• It needs constant maintenance to keep it’s worth, or perhaps you prefer to run it into the ground and sell it at a loss as a “fixer-upper”?
  • It requires yearly fees.
  • The price you sell it for will incur a ridiculous 5% sales commissions from your real estate agent.
  • It invites you to *spend more money* to make it look pretty and accumulate *stuff*.
  • It barely appreciates above inflation level.
  • It does not provide any cash returns on a yearly/monthly basis (unless you’re renting out a granny flat – great idea!).

The sad truth is, this is the majority opinion in New Zealand. I wait for the day for a rude shock to the market, or the retirement crisis, when retirees realise that they cannot afford to stop working, since “you can’t eat your house”.

If you really want to own a house, and can afford to do so without endangering your financial position. Then by all means, have at it. Just don’t delude yourself into thinking it’s an “investment base” or a great “investment”.

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Into 2014

2013 Review

1. Get more bad-ass at programming, more programming on my own projects, learning new technologies and techniques, and learning from the masters.

Yeah… well I guess I’ve learnt a lot. Wouldn’t say I’m any *better*, I just know how to use more technologies. Still getting some “flak” at work, but mainly because of constantly changing requirements/scope which makes the old design look ridiculous in the light of the new software requirements…

2. Get a qualification or two (Microsoft certification), and then start applying for senior development positions.

Nope… I started learning for the HTML5/JavaScript certificate, and I’m 50% there. Cancelled my exam in January because I thought I wouldn’t make it. Plus I’m thinking of a career change.

3. After a year, we’re going to start looking at the housing market, hopefully by this time it will have cooled down, and not gone into crazy bubble territory.

Nope… Market has gone insane and there’s no chance of us sinking $400k+ into a 3 bedroom shack. Our rent is less than the amount of interest we’d pay on a mortgage like that, plus it’s considerably overvalued, so any correction would be leveraged down to biblical proportions.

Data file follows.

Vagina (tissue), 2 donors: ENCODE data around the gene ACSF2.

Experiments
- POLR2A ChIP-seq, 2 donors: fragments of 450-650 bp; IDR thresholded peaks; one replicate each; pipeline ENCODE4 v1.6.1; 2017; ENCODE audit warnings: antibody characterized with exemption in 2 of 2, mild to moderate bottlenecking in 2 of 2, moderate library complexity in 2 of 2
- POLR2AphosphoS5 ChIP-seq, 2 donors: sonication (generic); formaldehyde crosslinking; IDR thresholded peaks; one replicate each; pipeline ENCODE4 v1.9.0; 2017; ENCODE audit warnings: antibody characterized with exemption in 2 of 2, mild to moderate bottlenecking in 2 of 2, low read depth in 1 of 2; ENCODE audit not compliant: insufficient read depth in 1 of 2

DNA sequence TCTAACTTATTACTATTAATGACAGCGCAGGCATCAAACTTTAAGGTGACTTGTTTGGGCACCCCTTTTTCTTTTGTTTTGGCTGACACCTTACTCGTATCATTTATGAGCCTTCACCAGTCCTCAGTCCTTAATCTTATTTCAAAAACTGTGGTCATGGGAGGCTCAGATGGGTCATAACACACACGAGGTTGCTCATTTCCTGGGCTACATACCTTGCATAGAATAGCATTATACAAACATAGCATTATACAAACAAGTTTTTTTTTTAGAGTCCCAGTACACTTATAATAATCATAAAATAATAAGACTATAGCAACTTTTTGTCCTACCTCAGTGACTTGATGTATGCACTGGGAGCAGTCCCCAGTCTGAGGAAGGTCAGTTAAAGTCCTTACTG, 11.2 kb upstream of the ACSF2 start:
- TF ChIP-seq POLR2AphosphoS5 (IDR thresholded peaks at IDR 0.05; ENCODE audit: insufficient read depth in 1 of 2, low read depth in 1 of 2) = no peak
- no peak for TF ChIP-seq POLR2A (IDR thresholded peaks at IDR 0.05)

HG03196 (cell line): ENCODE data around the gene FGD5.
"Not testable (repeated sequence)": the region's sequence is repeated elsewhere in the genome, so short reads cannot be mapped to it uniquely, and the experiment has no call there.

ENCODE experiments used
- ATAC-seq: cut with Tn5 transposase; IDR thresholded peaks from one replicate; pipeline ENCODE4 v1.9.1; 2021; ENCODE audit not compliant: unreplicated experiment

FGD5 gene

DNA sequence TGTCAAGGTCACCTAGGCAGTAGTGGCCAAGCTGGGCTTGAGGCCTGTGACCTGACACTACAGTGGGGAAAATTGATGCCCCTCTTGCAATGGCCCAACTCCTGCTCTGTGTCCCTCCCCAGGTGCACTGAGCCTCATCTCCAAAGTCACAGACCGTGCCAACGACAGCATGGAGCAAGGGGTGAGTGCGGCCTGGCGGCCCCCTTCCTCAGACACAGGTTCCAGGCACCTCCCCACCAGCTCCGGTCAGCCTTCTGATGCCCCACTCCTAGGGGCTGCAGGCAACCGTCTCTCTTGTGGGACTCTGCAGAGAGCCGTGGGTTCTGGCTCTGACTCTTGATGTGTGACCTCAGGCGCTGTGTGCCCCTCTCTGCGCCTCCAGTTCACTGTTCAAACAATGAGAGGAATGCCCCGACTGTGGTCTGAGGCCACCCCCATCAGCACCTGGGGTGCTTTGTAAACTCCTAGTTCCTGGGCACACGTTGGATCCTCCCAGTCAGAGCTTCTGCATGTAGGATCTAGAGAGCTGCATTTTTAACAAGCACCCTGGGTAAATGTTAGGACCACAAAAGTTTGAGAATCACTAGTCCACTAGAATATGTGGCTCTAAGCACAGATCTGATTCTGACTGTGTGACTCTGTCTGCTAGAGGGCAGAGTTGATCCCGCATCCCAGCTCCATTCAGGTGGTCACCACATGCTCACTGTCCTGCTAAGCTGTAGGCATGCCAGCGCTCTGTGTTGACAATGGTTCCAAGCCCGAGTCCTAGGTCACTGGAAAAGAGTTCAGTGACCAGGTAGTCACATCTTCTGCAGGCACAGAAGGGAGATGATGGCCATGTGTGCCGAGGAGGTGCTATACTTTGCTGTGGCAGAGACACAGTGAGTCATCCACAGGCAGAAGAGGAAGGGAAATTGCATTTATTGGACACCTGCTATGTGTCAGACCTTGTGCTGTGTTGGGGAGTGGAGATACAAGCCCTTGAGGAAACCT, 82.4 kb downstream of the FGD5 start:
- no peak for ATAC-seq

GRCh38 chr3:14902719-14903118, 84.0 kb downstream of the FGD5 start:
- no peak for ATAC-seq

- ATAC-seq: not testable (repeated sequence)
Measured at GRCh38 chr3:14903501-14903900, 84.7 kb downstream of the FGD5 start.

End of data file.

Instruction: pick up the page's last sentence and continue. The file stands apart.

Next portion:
2014 Goals

On that note, let me outline my goals for 2014.

1. Spending much less time reading news, blogs and forums posts. My goal for January is no news at all (Newspaper, online or TV), and I’m only reading the blogs that I’m subscribed to. I’m hoping I’ll use the time for more productive activities.

2. Consider a career change into software QA. I used to be a hot shot QA a few years back, before I moved into software development. I thought at the time that development was my real “passion”. The first few years, I was relieved at having nice projects to work with, not being crunched at the end of the software life cycle, and the status of being a developer. It was a lot less monotonous developing than testing software.

Now after a few years in, I’ve noticed a distinct lack of passion in my work, I’m lagging behind my peers in skill and knowledge, and just feeling generally like a washed out developer.

Here in sunny (at the moment) New Zealand, QA resources get paid about 20% more than developers on average, so moving into QA would be both a boon to my wallet, as well as a potential boost to my confidence and happiness.
I think that the lower stress, lower pressure to be creative might be better for my nerves. I want to see if I’m more passionate about being a great Tester.

3. Wake up earlier in the morning – during the week I force myself out of bed at 6:30, sometimes 7, to get to work by about 8 – 8:30. On weekends, I generally sleep in until 9, I just can’t get myself out of bed before that. I hate the waste of 4+ hours on the weekend that I could be doing something, even just reading.

4. Start reading more – there are so many books I want to read, but because of items 1 and 3, I haven’t had much “time” to do so. Hopefully I will now!

Not really a goal, but I’ll be helping my husband get a job now that his studies haven’t panned out, and hopefully he’ll be happy for a few years before he starts burning out again. Ah, the joys of working in IT!

Summary

1. Spend less time reading news, blogs, forum posts.

2. Consider a career in QA – apply for a few jobs, read a few books, see how it goes.

3. Get up earlier on the weekends, at least 7AM.

4. Read more non-fiction and fiction books, 1 fiction a month and 1 non-fiction every 2 weeks.